. . .
Our wedding has come and gone. And I get sort of depressed about it every now and then because of a few reasons (which hey, this could be a whole.other.post, my friends, I promise you that). But what I’ve really learned about the whole experience is my Mom’s behaviour and lack of interest in the whole engagement-planning-wedding-thing, while hurtful and some what annoying, was her way of letting me know she cares about and loves me; in her own somewhat very confusing way. Call it a quick fix for my sadness, or a way to make her seem like less of a Mommy-monster but me marrying Andrew, meant me moving away to a different country. It meant me doing something that was to her, the equivalent of her situation where she had a baby at a young age (which was obviously not the most glamorous choice for a 21 year old single waitress). Her choice to sit back and shut up, or speak up when a decision was brought up that she didn’t agree with (like my wedding colours or my wedding dress) were just a way of saying “I really want to be there for you! But I’m upset, and I’m hurt, and I’m confused at how to act so instead I’ll just remove myself from the situation. Please make sure you are making the right choice!”
My mom was diagnosed with breast cancer, two days before this past Christmas. She nonchalantly brought it up while I was decorating gingerbread cookies for her. She told me with a sadness in her voice I will never ever forget. I’ll also never ever forget that it was only four days before I was set to make the move across the border to finally put an end to the two years of long distance that my new husband and I had been spending apart. And as heartbreaking as that day was for her and I, and my family, I instantly knew that her diagnoses was symbolic of a few things. First off, that we all experience our emotions differently. Fear for one may translate into excitement for another. Anger for some, can be shrugged off and accepted for others. We all have expectations on how one should react to a specific circumstance yet in truth, everyone reacts very differently.
But the biggest and most symbolic thing about that day was for me, learning to accept things. I have to accept the phrase “My mom has cancer” just like I have to accept the phrase “My mom wasn’t a part of our wedding planning process.” I can’t go back in time and prevent a tumor. And I sure as hell can’t go back and make her jump up and down and shriek like a girlfriend on the phone with me when I told her I was engaged. I have to accept that she’s tired and weak and can’t visit me right now just like I have to accept that it rained on our wedding day. I’ve learned that sometimes you just need to Let Go. And regardless of these things, I know my Mom loves me as much as I love her. When I look back on this crazy emotional ride we’ve all been on I don’t think of how ticked off I was to hear that my dress “was way too much money,” but instead I picture my beautiful Mom, standing beside me as my Dad gave me away to Andrew, silently beaming with happiness and pride.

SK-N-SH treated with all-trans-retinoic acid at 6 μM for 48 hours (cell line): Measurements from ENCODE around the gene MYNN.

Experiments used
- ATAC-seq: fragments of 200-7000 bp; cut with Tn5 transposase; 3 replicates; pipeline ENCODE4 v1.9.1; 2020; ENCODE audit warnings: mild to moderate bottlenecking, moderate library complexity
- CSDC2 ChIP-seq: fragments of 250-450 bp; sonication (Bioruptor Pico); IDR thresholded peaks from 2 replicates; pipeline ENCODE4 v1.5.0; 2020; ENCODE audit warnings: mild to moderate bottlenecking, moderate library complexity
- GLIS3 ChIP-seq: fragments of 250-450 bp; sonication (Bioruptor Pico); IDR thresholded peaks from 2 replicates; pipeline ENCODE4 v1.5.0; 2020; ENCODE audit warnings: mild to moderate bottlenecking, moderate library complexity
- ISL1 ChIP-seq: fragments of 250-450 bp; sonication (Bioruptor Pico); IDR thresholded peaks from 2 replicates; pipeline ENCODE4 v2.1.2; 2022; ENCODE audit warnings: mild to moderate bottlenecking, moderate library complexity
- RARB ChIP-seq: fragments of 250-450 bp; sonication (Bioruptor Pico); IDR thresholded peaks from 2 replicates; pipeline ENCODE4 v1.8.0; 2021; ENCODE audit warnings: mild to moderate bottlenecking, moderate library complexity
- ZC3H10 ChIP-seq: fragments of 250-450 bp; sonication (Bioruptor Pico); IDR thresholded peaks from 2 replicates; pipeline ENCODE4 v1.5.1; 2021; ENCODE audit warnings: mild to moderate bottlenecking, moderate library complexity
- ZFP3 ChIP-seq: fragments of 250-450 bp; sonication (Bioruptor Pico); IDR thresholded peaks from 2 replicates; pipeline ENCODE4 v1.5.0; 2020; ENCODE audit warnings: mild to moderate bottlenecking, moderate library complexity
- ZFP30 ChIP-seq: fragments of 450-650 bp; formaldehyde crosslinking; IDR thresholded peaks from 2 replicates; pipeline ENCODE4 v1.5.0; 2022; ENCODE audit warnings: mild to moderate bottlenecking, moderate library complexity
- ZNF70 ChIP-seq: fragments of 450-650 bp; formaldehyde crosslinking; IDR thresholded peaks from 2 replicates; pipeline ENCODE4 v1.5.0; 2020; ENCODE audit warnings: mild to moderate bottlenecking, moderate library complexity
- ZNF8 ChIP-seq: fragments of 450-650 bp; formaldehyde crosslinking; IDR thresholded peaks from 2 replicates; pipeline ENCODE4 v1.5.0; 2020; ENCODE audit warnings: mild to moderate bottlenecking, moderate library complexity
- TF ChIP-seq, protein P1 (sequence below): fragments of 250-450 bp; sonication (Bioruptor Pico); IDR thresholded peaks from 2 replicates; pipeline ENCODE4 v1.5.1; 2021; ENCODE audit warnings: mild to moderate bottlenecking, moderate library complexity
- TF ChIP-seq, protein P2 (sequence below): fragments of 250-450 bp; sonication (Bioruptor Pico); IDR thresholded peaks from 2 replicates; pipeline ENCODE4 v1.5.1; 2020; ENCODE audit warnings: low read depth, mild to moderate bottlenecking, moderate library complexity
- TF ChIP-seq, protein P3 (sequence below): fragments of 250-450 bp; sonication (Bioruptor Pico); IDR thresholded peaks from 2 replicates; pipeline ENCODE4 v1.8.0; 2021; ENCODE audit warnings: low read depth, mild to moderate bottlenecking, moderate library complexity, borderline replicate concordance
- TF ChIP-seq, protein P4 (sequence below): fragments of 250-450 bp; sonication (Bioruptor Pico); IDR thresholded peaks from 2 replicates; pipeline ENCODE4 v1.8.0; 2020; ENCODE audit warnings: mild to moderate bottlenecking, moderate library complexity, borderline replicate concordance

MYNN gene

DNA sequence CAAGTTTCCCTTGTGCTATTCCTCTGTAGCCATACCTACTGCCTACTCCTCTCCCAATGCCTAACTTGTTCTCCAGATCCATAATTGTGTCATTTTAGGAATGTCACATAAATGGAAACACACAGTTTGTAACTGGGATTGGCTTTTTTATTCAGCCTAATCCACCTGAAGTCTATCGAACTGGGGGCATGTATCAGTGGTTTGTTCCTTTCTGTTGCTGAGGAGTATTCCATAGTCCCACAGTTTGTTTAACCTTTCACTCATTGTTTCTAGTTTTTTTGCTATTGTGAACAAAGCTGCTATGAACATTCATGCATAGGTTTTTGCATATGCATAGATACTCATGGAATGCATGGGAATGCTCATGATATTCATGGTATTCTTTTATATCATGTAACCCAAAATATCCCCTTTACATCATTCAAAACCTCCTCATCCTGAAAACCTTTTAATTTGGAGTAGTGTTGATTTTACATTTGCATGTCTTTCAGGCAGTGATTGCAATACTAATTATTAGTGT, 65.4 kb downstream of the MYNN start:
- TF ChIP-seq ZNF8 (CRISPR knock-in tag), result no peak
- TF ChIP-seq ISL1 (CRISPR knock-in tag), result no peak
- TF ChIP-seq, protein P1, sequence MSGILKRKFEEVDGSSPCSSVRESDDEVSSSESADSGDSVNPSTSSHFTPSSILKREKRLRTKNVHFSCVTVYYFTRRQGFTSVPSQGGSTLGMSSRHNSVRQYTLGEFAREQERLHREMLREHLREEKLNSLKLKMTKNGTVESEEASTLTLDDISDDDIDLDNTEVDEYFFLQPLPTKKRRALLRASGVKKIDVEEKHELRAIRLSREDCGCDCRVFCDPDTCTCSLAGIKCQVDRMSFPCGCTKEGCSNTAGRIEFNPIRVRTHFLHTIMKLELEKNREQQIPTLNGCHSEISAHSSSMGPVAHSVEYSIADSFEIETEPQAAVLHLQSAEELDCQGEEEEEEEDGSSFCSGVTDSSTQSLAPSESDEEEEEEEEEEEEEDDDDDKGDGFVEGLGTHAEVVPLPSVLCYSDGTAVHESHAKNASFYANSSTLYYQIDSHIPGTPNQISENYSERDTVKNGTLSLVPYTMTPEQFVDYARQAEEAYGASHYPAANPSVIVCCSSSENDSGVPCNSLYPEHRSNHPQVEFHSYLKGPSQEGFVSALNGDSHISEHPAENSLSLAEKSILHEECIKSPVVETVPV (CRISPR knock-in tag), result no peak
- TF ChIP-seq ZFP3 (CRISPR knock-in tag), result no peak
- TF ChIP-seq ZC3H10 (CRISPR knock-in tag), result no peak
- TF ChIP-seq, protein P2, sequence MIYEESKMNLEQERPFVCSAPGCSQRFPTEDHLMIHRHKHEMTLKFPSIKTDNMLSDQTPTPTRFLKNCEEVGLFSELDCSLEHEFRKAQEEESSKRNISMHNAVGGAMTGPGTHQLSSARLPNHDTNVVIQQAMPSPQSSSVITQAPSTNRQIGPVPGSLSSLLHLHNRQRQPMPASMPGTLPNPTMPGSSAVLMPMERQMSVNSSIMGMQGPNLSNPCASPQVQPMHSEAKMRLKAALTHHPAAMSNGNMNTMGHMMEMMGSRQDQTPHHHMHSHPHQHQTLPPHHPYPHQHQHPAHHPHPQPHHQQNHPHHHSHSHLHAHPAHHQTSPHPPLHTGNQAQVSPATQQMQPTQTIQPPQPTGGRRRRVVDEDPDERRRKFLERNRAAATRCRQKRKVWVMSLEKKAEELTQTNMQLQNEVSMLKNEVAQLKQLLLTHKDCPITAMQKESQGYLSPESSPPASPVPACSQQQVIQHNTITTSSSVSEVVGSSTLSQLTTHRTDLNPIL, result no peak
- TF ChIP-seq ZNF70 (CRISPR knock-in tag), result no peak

And now, if you missed it earlier, here’s Bam *in his element* -
MAN that rainbow toy was a smart choice on my part. Just look how it photographs! Oh, and uhhh, it uhhh, he loves it, too. Yeah, THAT’s the reason I got it.
So, what are your thoughts after reading Part II of Rhi’s story? Do you feel you can identify at all? Have you experienced anything similar with anyone in your circle? Or maybe your friends are suffering through some less than extremely uplifting personal experiences of their own as they continue the planning process?
Also, feel free to share any tips or tricks you might have that could help anyone who might be experiencing their own version of Rhi’s story.
Rhi and I look forward to hearing your thoughts.
P.S. – Rhi will be back with Part III in the coming weeks, where she’ll share thoughts and advice on how to deal with less than thrilled mamas.
P.P.S. – I’ve embedded some recent work Rhi sent me within today’s post. Gorgeous, eh? Rhi, you really chose the perfect name for your biz. Such a perfect fit. :)
P.P.P.S. – if you’d like to check out Rhi’s lovely DIY wedding, by all means, click dat s**t.